Bisexuality in Antiquity.

Bisexuals have always been around; and so has bierasure.

Bisexuality was oft the norm in Ancient Greece, at least for men. In Homer’s Iliad, Achilles had relationships with men and women. One of his relationships was with his sparring partner, Patroclus, and this would not have been considered unusual by the Ancient Greeks. Bi relations were considered fine, but only between men, preferably an older and much younger man…or even two swans if you know the story of Zues and Ganymede. This was ‘mythology’ after all.  The point is the the mythology was Bi inclusive. Now, typically the young men having the relationships with their ‘mentors’ were expected to go on and marry women and father children. However, at that point, they were also likely to have younger male lovers so it is not as though their bisexuality was considered a phase.

In Ancient Rome, it was expected and accepted that a freeborn Roman man could and would have sex with both men and women as long as he retained the ‘penetrative’ role. (Editorial note: Right. Of course. Ugh) The behavior also hinged on social standing and outside of marriage a man was only supposed to engage in sexual congress with someone of a lower class (the gender of the partner did not matter but it was considered in appropriate to engage in sex with another freeborn Roman man or his wife or children)

In Ancient Japan, a similar type of relationship was involved in samurai training with the older, experienced samurai tutoring a younger man in honor and battle but, it was also expected that student would become the older man’s lover. This practice was called shudo, and was expected to result in a lifelong and deep ‘friendship’. The sexual aspect of the arrangement was expected to end when the student married a woman and started a family. Bisexuality (once again for men only) was more the norm than homosexuality which was taboo. Image result for Japanese shudo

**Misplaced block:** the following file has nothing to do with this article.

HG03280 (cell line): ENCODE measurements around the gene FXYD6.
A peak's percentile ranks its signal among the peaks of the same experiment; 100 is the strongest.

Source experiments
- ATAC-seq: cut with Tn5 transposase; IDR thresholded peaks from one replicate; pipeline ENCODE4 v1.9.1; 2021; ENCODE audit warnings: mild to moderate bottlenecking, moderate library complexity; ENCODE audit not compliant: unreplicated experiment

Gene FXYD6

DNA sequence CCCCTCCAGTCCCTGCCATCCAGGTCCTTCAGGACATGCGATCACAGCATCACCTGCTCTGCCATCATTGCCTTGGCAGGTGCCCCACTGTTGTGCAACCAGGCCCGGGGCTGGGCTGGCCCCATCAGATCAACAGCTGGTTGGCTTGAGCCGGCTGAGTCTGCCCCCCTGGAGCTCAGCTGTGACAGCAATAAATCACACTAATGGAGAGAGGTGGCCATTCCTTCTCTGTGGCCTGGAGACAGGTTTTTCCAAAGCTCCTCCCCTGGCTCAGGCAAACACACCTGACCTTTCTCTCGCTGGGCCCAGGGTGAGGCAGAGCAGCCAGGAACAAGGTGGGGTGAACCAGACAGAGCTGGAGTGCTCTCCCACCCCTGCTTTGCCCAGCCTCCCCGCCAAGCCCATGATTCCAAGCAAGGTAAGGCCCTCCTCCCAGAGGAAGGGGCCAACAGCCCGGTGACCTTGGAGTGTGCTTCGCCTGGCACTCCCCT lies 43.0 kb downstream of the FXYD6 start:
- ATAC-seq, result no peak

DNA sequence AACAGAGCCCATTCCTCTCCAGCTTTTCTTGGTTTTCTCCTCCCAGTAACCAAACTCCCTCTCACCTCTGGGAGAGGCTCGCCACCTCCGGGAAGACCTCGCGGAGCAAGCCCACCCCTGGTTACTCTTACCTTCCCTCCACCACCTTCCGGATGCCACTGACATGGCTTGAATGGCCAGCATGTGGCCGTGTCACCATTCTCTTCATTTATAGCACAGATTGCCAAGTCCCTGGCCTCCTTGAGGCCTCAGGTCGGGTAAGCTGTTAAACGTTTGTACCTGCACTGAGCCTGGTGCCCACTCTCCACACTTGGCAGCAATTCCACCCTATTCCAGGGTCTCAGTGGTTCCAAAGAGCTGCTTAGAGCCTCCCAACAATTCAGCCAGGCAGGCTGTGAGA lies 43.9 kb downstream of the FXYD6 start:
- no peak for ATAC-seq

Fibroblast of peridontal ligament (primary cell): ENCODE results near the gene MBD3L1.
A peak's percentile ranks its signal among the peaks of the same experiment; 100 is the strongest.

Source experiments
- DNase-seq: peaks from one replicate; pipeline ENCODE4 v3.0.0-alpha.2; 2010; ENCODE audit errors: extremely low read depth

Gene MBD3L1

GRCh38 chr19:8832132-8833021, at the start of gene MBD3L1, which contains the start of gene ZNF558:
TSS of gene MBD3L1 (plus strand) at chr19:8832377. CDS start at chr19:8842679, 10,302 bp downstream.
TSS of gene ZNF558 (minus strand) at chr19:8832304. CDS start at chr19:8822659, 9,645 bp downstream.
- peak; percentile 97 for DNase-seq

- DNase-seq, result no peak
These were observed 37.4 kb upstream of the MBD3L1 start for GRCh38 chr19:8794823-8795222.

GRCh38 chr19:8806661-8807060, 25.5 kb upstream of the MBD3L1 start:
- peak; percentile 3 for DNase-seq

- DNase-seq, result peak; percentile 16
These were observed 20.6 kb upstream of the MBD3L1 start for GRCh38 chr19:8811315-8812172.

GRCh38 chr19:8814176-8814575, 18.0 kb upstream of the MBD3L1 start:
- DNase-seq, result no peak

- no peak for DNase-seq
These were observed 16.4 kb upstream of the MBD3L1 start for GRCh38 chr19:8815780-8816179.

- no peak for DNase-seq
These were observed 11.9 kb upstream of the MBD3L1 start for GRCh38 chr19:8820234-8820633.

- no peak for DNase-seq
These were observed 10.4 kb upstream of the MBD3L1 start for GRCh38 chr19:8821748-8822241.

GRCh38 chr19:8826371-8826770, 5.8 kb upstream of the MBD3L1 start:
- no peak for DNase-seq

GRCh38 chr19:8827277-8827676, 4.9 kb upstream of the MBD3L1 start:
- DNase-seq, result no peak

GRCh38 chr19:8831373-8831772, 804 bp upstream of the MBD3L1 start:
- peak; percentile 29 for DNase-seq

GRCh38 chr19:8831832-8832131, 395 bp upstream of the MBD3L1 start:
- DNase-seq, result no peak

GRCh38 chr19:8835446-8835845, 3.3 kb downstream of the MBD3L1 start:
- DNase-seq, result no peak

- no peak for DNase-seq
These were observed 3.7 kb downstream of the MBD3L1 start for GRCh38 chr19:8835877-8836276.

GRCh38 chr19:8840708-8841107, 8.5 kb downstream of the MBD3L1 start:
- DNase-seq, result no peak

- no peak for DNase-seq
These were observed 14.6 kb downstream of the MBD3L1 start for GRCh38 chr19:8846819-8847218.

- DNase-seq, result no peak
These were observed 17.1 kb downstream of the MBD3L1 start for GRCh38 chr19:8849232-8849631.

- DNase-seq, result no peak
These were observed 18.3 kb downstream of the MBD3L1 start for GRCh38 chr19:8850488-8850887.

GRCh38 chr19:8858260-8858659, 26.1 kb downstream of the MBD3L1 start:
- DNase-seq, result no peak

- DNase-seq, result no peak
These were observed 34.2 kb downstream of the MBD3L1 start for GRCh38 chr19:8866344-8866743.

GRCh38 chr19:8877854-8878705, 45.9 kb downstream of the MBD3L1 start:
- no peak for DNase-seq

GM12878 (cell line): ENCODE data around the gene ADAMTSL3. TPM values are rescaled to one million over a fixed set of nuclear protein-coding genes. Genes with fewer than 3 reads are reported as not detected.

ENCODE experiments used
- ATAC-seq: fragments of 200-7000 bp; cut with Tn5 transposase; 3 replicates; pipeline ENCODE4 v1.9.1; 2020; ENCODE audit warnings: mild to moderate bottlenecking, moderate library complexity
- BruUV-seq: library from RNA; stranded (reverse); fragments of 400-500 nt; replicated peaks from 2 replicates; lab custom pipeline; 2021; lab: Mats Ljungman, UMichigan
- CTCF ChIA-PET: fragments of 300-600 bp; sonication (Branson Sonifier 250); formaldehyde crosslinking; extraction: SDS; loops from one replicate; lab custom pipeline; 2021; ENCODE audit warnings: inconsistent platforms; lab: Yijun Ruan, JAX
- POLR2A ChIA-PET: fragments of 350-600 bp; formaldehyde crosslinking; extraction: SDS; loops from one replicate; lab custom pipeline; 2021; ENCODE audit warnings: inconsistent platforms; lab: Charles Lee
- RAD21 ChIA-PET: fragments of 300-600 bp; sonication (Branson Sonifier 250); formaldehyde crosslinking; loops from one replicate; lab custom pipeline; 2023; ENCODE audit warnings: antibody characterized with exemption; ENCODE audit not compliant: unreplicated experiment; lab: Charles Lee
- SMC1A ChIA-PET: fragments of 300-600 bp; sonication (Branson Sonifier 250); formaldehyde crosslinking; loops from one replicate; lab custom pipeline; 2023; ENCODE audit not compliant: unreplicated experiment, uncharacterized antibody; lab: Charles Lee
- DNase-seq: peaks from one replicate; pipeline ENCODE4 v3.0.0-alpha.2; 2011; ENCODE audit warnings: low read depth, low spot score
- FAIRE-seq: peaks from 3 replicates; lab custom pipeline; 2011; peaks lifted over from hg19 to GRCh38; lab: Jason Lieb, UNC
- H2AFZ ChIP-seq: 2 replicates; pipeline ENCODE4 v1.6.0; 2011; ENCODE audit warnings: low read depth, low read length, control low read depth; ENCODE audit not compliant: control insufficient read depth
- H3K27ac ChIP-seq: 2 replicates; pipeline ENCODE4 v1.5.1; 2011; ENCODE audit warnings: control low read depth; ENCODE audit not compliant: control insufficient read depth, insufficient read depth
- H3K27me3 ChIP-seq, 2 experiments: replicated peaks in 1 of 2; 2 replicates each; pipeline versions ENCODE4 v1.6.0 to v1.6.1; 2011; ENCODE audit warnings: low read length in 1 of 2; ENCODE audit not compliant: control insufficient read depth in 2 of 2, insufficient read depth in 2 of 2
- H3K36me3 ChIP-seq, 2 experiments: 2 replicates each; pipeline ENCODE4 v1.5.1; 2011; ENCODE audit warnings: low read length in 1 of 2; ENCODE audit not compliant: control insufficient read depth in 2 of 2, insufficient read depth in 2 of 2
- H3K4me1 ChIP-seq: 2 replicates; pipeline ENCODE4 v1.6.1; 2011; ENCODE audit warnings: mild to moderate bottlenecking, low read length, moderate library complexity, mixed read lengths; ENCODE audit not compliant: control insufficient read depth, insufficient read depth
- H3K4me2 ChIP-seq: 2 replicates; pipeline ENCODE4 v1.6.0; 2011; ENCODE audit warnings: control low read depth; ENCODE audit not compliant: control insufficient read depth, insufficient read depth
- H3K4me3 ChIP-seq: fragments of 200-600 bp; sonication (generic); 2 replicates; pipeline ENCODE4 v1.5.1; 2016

In Native American culture ‘two spirit’ people indicate the idea of bisexuality was present. The androgyny of the Two Spirit was considered sacred. Two Spirit people were treated with great respect and had same and opposite or other sex relationships. This seeming bisexual utopia was put to an end when the Spanish conquistadors arrived and considered the behavior immoral.

Obviously, I need to read much more about this subject. I only include this brief information, based upon very cursory reading,  to make the point that bisexuality is hardly a modern phenomenon. The information I have found thus far is not inclusive as far as female sexuality is concerned  except for the Native American tradition. That does not mean that female bisexuality did not exist in antiquity but rather that there may not be as much recorded information about it.

Stay tuned for more on this subject with more of a focus on specific historical figures who were Bi and their legacy for those of us who identify as Bisexual today.

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